a) develop a generic fire risk assessment framework and computer model to evaluate the overall fire safety performance in buildings

b) develop a framework and associated computer models to evaluate whether fire protection designs meet the objectives established in performance-based codes

c) incorporate in the system model existing or new computer models for fire growth, smoke movement, occupant response and evacuation, and life hazard

d) perform experiments to generate input data for the models and to validate fire growth and smoke movement models, and

e) develop design fires representative of fires in these buildings.

The Department of Civil and Environmental Engineering of Carleton University offers, a unique opportunity for graduate studies at both Masters and Ph.D. levels in the area of Fire Safety Engineering. This is a growth area with excellent employment opportunities in Canada and the United States.

Fire Safety Engineering is a relatively new discipline. The need for qualified fire protection engineers in Canada and around the world has increased exponentially during the last decade. There are, however, very few Universities that offer a comprehensive set of courses focussing in Fire Safety Engineering. To fill this gap Carleton University, with support from the Natural Sciences and Engineering Research Council (NSERC) and Forintek Canada Corp., established an Industrial Research Chair in Fire Safety Engineering within the Department of Civil and Environmental Engineering. The Chair has a research program that addresses Canada's need for the development of computer models and other tools to predict the fire-safety performance of buildings and the need for highly qualified personnel.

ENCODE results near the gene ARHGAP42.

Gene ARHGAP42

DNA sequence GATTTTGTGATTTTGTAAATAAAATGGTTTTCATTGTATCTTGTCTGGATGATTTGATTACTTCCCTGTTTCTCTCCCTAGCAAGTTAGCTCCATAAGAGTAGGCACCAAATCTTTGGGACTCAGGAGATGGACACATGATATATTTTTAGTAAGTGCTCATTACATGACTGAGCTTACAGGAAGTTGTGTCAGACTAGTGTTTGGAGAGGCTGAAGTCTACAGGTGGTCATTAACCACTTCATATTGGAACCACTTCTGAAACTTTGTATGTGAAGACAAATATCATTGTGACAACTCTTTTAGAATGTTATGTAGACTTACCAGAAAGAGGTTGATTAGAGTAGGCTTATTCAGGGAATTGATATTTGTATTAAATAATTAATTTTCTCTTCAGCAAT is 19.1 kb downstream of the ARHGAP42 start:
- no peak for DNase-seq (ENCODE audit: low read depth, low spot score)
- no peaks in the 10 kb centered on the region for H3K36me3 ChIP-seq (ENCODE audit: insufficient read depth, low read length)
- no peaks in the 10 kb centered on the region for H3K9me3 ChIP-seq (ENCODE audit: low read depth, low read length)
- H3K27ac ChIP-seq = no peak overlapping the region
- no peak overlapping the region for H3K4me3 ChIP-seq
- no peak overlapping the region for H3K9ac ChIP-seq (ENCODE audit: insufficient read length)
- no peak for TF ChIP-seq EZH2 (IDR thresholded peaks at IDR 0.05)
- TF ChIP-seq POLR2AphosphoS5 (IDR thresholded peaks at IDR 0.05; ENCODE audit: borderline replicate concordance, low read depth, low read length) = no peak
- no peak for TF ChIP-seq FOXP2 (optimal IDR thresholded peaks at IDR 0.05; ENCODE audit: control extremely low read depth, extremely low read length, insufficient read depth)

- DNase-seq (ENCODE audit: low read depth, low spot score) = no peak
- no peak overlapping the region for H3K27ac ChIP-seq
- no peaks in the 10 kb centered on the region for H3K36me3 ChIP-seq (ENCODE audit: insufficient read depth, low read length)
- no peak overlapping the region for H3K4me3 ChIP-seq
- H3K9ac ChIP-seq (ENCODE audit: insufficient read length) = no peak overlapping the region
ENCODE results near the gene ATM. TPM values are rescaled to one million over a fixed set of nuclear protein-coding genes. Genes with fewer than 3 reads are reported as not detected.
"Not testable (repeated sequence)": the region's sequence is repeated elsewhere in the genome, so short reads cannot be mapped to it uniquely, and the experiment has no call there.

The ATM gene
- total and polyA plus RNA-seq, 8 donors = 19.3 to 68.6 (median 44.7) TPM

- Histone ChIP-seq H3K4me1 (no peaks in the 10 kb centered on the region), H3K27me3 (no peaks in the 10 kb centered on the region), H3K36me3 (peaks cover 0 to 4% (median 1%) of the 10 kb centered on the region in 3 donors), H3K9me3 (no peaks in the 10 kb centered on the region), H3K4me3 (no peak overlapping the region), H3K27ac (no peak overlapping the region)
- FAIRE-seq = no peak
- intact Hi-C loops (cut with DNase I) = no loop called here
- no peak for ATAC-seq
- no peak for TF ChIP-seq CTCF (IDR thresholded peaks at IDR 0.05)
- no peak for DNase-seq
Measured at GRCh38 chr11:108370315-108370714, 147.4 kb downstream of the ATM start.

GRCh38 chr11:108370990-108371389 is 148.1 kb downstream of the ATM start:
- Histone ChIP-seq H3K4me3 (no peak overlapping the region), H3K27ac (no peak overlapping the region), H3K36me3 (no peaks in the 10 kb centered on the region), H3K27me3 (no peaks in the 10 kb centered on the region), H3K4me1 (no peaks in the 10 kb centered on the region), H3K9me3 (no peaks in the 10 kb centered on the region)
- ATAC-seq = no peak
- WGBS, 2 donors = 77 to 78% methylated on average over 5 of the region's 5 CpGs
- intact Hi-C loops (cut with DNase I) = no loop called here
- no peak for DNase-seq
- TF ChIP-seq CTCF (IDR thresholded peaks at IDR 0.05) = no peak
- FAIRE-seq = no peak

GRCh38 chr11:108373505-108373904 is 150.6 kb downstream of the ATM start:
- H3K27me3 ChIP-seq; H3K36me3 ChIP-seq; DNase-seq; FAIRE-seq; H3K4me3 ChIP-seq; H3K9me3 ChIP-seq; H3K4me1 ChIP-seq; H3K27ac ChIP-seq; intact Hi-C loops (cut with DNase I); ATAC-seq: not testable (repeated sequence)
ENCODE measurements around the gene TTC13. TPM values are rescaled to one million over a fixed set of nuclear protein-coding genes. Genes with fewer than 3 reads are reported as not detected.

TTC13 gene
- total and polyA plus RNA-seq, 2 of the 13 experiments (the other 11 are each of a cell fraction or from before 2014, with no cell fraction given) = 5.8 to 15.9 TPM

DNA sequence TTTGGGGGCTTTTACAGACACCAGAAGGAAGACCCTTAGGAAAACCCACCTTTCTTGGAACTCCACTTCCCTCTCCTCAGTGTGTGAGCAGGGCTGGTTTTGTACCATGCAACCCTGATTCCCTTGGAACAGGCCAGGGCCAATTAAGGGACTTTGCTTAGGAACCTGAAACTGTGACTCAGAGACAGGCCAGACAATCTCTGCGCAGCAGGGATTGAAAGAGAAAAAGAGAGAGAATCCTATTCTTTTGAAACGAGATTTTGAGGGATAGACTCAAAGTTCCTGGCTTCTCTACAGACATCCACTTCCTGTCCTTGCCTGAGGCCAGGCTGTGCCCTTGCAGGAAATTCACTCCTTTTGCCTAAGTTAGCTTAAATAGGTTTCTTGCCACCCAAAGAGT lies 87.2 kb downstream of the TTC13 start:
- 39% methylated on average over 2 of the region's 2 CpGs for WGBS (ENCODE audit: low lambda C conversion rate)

To fulfill the objective of training highly skilled individuals in fire safety engineering the following six core courses have been selected. They cover critical areas of fire safety engineering and provide the students with the necessary knowledge to effectively function in a performance based code environment.

The following six core courses have been selected to cover critical areas of fire safety engineering and to provide the students with the necessary knowledge to effectively function in a performance based code environment.

1. Fundamentals of Fire Protection Engineering - 82.577
This course provides an introduction and analysis of the fire problem, including social, economic and environmental issues, as well as a description of the fire safety regulatory system and the governing building codes and standards. It covers areas including the fire safety system, active fire protection systems; detection, suppression, smoke management and explosions. It also includes a description of the fire safety design process in a both a prescriptive and a performance-based code environment.

2. Fire Modelling - 82.582
This course provides a broad introduction to fire modelling and its role in fire safety engineering. It describes modelling techniques used in Fire Safety Engineering including, event and fault trees analysis, probabilistic and stochastic models, as well as two-zone and Computational Fluid Dynamic models. The basic concepts of fire hazard and fire risk analysis are also described, as well as the application of models in fire hazard and risk analysis.